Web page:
Everyone has seen those compelling side-by-side, before-and-after photos of people who have dropped 100 pounds or more — the left pic notable for its excessive body fat, the right pic featuring ripped abs and a lean figure.
Jason Helmes has not only been featured in a few of those, he has helped dozens of people transform from the left pic to the right.
Like so many people before him, Helmes graduated from college, ignited his career, started a family and … started gaining weight.
“From the time I was 18 and a freshman at Eastern Michigan University to my late 20s, I went from about 220 pounds to almost 300,” reflected Helmes, who taught advanced algebra and social studies at Central Middle School and Liberty Middle School in Plymouth and Canton for close to eight years.
“Not long after our first daughter was born in 2010, I was holding parent-teacher conferences at Central Middle School and I started noticing the parents coming in … and it was a bit of a magic mirror moment. Some of the parents were in shape, other parents weren’t. I started realizing that in 10 to 12 years, this was going to be me.
“At the rate I was going, I was going to have a child in middle school and I was going to be in poor health.”
Road less traveled
Like few people before him, Helmes took drastic measures to change the status of his health and, simultaneously, the course of his life.
While doing so, he has changed the course of hundreds of people’s lives — friends, family members and complete strangers — for the better.
“I know it’s common for people to gain weight after they have kids,” Helmes said. “I was the exact opposite. I wanted to set an example for my young daughters as far as how you should take care of your body.”
Just days after the parent-teacher conferences, Helmes started reading health-focused blogs.
“Over a two-year span, I started using myself as a guinea pig,” Helmes said. “I started taking the information I was reading on blogs and from my research, and taking it into the gym and the kitchen.”
By the beginning of 2013, Helmes had dropped close to 100 pounds of body fat and added muscle — a transformation that generated positive feedback from his friends, family and colleagues at school.
“One by one, they were coming up to me and saying, ‘Dude, I’ve never seen you in shape like this. Can you help me?’,” he said.
Helmes obliged, forming workout plans and diet and nutrition guides for his friends — all for free.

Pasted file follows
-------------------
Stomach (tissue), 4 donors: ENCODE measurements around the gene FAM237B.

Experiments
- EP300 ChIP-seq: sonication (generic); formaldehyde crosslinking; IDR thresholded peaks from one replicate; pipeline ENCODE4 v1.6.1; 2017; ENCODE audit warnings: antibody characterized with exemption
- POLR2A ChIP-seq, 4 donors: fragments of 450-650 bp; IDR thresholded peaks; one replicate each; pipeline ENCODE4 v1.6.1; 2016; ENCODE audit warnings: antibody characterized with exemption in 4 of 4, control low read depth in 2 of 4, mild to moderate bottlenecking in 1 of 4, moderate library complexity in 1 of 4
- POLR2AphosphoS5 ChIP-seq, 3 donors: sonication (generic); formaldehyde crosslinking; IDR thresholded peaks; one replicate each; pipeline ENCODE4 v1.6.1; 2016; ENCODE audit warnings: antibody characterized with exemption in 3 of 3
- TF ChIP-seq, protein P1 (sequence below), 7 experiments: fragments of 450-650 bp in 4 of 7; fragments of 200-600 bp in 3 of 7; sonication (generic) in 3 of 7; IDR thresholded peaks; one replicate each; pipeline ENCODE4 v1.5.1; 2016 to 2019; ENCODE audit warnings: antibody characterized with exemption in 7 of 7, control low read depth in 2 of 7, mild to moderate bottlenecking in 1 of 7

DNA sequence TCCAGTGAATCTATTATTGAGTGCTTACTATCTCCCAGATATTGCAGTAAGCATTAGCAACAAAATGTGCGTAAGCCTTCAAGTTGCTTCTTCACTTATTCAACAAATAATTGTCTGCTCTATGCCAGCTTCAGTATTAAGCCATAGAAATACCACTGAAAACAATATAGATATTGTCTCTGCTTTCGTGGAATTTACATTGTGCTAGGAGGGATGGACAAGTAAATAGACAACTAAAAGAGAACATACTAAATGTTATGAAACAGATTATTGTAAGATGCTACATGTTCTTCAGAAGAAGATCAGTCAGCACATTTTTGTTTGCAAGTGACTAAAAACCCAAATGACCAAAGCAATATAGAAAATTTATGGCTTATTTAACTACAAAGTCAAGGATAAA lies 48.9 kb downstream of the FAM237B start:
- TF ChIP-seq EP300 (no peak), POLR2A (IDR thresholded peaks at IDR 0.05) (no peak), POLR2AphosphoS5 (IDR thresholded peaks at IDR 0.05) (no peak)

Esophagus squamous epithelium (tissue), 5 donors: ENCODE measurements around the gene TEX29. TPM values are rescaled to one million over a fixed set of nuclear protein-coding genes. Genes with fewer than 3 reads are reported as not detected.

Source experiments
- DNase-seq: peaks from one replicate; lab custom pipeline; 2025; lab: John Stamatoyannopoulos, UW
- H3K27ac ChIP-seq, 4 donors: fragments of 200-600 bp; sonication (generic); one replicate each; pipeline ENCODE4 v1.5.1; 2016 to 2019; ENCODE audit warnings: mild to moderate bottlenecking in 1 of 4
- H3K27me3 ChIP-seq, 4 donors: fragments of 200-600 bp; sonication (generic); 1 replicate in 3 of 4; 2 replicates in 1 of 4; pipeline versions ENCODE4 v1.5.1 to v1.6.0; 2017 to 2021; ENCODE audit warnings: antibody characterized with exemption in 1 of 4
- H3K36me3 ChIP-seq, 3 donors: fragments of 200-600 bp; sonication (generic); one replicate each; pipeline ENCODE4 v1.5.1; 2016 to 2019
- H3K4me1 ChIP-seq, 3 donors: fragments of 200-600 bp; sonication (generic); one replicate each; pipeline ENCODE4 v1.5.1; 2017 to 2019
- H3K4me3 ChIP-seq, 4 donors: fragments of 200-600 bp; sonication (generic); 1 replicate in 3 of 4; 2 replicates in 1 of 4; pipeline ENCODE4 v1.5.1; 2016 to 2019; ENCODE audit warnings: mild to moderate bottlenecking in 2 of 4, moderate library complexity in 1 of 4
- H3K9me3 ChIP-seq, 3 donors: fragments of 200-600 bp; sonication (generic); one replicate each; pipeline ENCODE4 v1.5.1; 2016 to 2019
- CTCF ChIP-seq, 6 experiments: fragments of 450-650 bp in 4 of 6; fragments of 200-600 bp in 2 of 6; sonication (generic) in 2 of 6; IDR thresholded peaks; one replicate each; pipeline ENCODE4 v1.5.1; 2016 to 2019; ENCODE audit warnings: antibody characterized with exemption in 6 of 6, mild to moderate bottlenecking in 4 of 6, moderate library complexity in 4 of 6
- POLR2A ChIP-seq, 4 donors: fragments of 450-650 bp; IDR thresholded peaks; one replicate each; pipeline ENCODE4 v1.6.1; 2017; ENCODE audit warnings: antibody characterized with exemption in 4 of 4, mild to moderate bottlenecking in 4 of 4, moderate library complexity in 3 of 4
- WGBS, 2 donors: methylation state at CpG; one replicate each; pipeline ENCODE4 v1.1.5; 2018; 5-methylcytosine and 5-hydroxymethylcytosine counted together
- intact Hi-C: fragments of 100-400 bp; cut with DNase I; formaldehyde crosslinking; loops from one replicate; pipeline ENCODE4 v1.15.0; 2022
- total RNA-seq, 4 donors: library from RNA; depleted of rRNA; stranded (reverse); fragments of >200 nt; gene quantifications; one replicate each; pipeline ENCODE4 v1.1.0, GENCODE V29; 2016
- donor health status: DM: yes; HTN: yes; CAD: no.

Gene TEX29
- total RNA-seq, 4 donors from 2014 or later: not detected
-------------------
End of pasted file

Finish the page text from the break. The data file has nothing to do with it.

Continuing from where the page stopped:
“Then one of my friends said, ‘Jason, you’re really good at this,” Helmes added. “‘People will pay for this’.”
Helmes started his own blog later in 2013 — writing during his lunch break at Central, while his two young daughters were napping — any time he found a free minute.
By late 2013, he started securing paid clients.
“In 2014, things started snowballing and, before I knew it, a dozen clients became 100,” he said. “I thought, ‘I may have something here’.”
Fast forward to today.
He has hired two full-time health coaches and two part-timers to assist him — and his clients live around the globe.
“As long as they have access to the internet and can speak English, we can help them,” he said.
And help he has.
Big-time weight loss
Several of his clients have shed 100-plus pounds while countless more have lost up to 50 pounds.
“We had one woman who lost 210 pounds,” Helmes proudly stated. “She finally got to the point where she told us, ‘I think I can do this by myself now’.”
Anyman Fitness offers a variety of health-improving plans, all of which are detailed on its website.
When asked what is more critical when it comes to dropping weight and improving your health — diet or exercise — Helmes didn’t hesitate.
Diet and exercise important
“If you’re looking to lose body fat, your long-term diet is crucial,” he said. “With the right combination of diet and exercise, you can expect to lose one pound of body fat in a week. But if you grab a couple handful of chips, you’re probably consuming 500 calories right there.
“Diet is most important when it comes to experiencing that initial loss of body fat, but regular exercise is necessary to maintain your weight once you’ve lost the pounds you’re looking to lose.”
Helmes said the aspect of teaching middle school he misses most are the priceless interactions with his students.
“But I still consider myself a teacher,” he said. “I’m just teaching adults how to improve their health within a virtual setting.”
Ed Wright can be reached at 734-664-4657 or firstname.lastname@example.org.